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From Shakespeare to Autofiction

Approaches to authorship after Barthes and Foucault

Edited by Martin Procházka

£40.00

ISBN: 9781800086562

Publication: April 23, 2024

Series: Comparative Literature and Culture

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From Shakespeare to Autofiction focuses on salient features of authorship throughout modernity, ranging from transformations of oral tradition and the roles of empirical authors, through collaborative authorship and authorship as ‘cultural capital’, to the shifting roles of authors in recent autofiction and biofiction. In response to Roland Barthes’ ‘removal of the Author’ and its substitution by Michel Foucault’s ‘author function’, different historical forms of modern authorship are approached as ‘multiplicities’ integrated by agency, performativity and intensity in the theories of Pierre Bourdieu, Wolfgang Iser, Gilles Deleuze and Félix Guattari.

The book also reassesses recent debates of authorship in European and Latin American literatures. It demonstrates that the outcomes of these debates need wider theoretical and methodological reflection that takes into account the historical development of authorship and changing understandings of fiction, performativity and new media. Individual chapters trace significant moments in the history of authorship from the early modernity to the present (from Shakespeare’s First Folio to Latin American experimental autofiction), and discuss the methodologies reinstating the author and authorship as the irreducible aspects of literary process.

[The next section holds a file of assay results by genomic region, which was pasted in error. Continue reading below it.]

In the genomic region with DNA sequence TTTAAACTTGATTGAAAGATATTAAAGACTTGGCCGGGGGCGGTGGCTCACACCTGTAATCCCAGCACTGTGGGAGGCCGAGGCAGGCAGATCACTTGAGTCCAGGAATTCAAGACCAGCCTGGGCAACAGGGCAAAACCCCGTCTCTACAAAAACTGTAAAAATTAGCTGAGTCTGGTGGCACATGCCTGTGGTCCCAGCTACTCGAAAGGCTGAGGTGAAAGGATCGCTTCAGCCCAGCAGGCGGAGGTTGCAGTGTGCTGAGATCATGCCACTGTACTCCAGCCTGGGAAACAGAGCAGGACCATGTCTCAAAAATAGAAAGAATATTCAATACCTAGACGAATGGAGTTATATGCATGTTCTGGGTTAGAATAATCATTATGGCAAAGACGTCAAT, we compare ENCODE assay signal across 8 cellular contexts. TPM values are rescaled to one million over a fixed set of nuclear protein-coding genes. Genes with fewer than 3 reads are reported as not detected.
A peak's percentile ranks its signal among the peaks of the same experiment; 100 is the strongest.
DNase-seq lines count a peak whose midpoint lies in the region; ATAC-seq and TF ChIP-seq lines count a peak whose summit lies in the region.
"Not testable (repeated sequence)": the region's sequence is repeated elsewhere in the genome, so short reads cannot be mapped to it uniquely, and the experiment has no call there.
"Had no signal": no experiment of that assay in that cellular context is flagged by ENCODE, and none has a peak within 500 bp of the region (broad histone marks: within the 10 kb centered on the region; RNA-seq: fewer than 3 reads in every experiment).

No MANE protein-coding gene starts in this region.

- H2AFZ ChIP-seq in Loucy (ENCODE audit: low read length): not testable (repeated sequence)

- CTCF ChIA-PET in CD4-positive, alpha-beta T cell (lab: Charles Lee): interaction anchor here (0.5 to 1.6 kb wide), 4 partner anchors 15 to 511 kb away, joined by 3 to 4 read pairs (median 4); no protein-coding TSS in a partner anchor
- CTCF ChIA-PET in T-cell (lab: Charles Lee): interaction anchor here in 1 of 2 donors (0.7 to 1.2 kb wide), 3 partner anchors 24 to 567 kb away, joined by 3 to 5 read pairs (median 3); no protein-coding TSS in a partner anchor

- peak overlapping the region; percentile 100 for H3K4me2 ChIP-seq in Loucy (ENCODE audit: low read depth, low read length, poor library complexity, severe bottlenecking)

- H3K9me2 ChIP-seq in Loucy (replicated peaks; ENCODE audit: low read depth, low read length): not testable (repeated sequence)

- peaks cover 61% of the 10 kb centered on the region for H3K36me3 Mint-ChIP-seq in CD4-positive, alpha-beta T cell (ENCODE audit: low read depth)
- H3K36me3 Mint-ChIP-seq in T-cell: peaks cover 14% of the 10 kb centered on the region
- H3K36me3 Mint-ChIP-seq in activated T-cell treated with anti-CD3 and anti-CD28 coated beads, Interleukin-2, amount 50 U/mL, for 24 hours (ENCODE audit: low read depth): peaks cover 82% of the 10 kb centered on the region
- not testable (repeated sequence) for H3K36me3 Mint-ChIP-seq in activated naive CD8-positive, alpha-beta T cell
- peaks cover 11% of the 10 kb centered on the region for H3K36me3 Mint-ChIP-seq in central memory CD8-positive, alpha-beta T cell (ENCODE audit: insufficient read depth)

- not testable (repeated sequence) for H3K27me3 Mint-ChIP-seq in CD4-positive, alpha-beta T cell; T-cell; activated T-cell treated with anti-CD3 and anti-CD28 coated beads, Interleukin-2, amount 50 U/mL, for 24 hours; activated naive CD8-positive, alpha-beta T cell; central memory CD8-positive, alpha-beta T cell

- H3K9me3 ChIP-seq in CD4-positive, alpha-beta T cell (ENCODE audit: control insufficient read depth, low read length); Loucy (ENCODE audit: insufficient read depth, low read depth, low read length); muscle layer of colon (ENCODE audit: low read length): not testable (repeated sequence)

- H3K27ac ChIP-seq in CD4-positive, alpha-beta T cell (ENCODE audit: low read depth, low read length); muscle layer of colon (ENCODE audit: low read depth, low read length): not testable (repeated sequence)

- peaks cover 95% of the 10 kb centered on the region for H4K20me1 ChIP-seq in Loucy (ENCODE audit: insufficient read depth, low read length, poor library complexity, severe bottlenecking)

Praise for From Shakespeare to Autofiction

'In this collection a multicultural group of literary scholars analyse a rich array of authorship types and models across four centuries. After decades of liquid poststructuralist concepts, it is refreshing and inspiring to think through such diversity of authorship strategies – from oral culture, through sociological constructs, to self-referential and autobiographical ontological games that writers play with us, their readers.'

Pavel Drábek, University of Hull

Martin Procházka is Professor of English, American and Comparative Literature at Charles University, Prague.

List of figures
Notes on contributors
Acknowledgements

Introduction: authors that matter
Martin Procházka
1 The rise of Shakespearean cultural capital: early configurations and appropriations of Shakespeare
Jean-Christophe Mayer
2 Religious conflict and the return of the author in early modern dramatic paratexts
Jeanne Mathieu
3 ‘Many more remains of ancient genius’: approaches to authorship in the Ossian Controversy
Petra Johana Poncarová
4 Translation of indigenous oral narratives and the concept of collaborative authorship
Johanna Fernández Castro
5 In the name of the father: Darwin, scientific authority and literary assimilation
Niall Sreenan
6 Dead Shelley
Mathelinda Nabugodi
7 The author as agent in the field: (post-)Bourdieusian approaches to the author
Josef Šebek
8 Autofiction as (self-)criticism: suggestions from recent Brazilian literature
Sonia Miceli
9 Latin American autofiction authors as transformers: beyond textuality in Aira and Bellatin
Gerardo Cruz-Grunerth
10 The scene of invention: author at work in J. M. Coetzee’s The Master of Petersburg
Laura Cernat

Index

'In this collection a multicultural group of literary scholars analyse a rich array of authorship types and models across four centuries. After decades of liquid poststructuralist concepts, it is refreshing and inspiring to think through such diversity of authorship strategies – from oral culture, through sociological constructs, to self-referential and autobiographical ontological games that writers play with us, their readers.'

Pavel Drábek, University of Hull


 

Format: Hardback

Size: 234 × 156 mm

224 Pages

10 B&W photo/halftones

Copyright: © 2024

ISBN: 9781800086562

Publication: April 23, 2024

Series: Comparative Literature and Culture

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